Freedonia Tries Napkins to Jump-Start Tech-Starved Economy

SKLA NORGRZI, Freedonia.  This town of approximately 30,000 humans and 2,500 farm animals nestled snugly in the Zbiegzliw Mountain range is generally considered the “Freedonian Silicon Valley,” as the government has poured millions of zlotnys–the country’s currency–into tech development projects here over the past two decades.  “We have tried valiantly,” says Minister of Innovation Nilw Okrapenti, shaking his head with a discouraged air, “but we have only come up with many of what you Americans call ‘duds.’”

Prototype driverless goat cart.


There was the solar-powered headlight developed for driverless goat carts, and a mobile wrist-fax machine, none of which gained much traction outside this land-locked country that was formed after World War II out of parts of Crimea, an abandoned Six Flags amusement park and Sears tool sheds dropped by American supply planes for use as outdoor toilets.  “Perhaps we have depended too much on central planning,” Okrapenti says.  “I recently learned that while Mr. Bill Gates is as rich as a government, he does not actually work for government.”

So after a supplemental appropriations bill came up with the $29.99 cost of a subscription to Wired Magazine, a print and digital publication that tracks tech developments in America, Okrapenti learned more about the entrepreneurial culture this country  needs to replicate if it is to move from the third-world to the second-world, and ever have hopes of joining the first.  “This magazine, very helpful,” Okrapenti says, “and the Ministry of Treasury allowed me to keep the free phone charger that came with the subscription.”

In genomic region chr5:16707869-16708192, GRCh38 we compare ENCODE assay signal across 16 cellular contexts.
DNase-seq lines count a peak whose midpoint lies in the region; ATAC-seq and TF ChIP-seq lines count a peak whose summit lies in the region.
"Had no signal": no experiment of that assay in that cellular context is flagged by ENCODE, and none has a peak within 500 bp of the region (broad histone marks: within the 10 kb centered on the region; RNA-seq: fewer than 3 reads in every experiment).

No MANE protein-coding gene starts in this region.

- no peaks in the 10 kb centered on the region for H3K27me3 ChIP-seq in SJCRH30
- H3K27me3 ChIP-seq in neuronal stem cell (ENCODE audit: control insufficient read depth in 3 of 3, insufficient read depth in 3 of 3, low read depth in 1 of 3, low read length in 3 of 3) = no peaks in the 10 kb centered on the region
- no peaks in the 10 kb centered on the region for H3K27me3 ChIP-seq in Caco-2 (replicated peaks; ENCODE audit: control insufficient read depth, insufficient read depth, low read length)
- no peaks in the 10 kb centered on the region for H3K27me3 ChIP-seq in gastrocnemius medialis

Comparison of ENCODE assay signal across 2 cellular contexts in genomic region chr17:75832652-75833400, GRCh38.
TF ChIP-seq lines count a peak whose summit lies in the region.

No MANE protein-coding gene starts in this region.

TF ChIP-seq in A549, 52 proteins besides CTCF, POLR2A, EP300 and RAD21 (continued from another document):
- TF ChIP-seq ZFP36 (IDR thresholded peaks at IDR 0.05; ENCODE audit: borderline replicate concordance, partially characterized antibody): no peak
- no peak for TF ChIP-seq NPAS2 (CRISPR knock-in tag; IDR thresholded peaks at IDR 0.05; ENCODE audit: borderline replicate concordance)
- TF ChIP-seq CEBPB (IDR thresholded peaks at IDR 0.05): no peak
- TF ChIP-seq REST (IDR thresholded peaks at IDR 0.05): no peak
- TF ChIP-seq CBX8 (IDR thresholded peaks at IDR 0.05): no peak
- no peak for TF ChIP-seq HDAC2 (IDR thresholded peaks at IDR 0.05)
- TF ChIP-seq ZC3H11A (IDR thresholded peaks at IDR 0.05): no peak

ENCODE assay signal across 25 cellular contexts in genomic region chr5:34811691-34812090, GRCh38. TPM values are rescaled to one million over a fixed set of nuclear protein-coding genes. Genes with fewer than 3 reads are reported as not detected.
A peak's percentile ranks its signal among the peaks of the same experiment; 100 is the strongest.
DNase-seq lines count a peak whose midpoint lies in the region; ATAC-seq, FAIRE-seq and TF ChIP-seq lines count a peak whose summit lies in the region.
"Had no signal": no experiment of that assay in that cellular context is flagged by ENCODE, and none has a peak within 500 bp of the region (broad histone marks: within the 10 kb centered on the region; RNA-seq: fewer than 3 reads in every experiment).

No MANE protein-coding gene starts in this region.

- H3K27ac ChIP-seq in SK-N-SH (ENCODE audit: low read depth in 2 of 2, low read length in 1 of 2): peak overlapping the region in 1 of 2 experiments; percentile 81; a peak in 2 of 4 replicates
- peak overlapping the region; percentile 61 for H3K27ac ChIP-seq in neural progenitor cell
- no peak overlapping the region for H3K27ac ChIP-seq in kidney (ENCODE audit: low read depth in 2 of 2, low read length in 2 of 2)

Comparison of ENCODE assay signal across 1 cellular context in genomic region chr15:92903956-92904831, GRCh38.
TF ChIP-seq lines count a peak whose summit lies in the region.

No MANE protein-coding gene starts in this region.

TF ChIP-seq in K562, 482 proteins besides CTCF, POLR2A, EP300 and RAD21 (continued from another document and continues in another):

“Can I have another napkin?  I have an idea for a cloud-based napkin holder.”


The first and most surprising insight gleaned from the glossy tech rag was that most American scientific breakthroughs first find expression on the back of napkins that are freely available in U.S. restaurants.  “This came as shock to me,” says Norlieko Uzkebkk, an inventor who received government funding for the prototype of a shoe camera that records a person’s steps throughout the day in the manner of more robust activity trackers.  “Minister Okrapenti is genius to see so quick we have been going about things the wrong way.”

To remedy Freedonia’s misstep, Okrapenti petitioned the Buroak, the nation’s unicameral legislature, for funding to buy the backs of 100,000 napkins from strategically-located eating establishments near America’s tech centers.  “The proposal almost foundered when we learned you cannot buy the backs of the napkins separate from the fronts,” he says with a look of hard-headed determination on his face.  “But I could not let this opportunity slip away, so we doubled our offer and bought both sides.”

Cardamom pods.

The results of the great tech leap forward are on display here this morning as 467 would-be entrepreneurs file into an abandoned warehouse that once housed a cardamom-pod processing facility, where they are each handed a napkin and a pencil and directed to sit at long tables.  “Welcome,” Okrapenti says over a public address system that was purchased on eBay from an insolvent go-kart track in Hollywood, Florida.  “You each have your napkin,” he announces over the buzz of a busted speaker.  “Pencils in the air,” he says, then pauses to look at his stopwatch, which is set for a one-hour planned creativity session.  “Please begin to innovate.”


Looking for cheaters.


The would-be Steve Jobs scratch their heads and look off into the distance somewhat self-consciously, as the bright light of official supervision and anticipated production causes the flowers of their creativity to wither.  A young man named Mikle Pszieshue, who was running late and has managed to sneak in a McZlotny, a Freedonian breakfast sandwich that includes a fried duck egg, weasel sausage and a slice of native ooerisch cheese, takes a bite and leans back in his chair to brainstorm.  The pungent aroma of his clandestine meal draws the attention of an exam proctor who walks the aisles to discourage cheating.  The proctor nods to indicate the possible breach of decorum, and Okrapenti recoils in horror at what he sees.

“NO!” Okrapenti screams, as Pszieshue wipes his mouth with his napkin.  “You are getting egg on our country’s future!”

Available in Kindle format on as part of the collection “Hail, Freedonia!”

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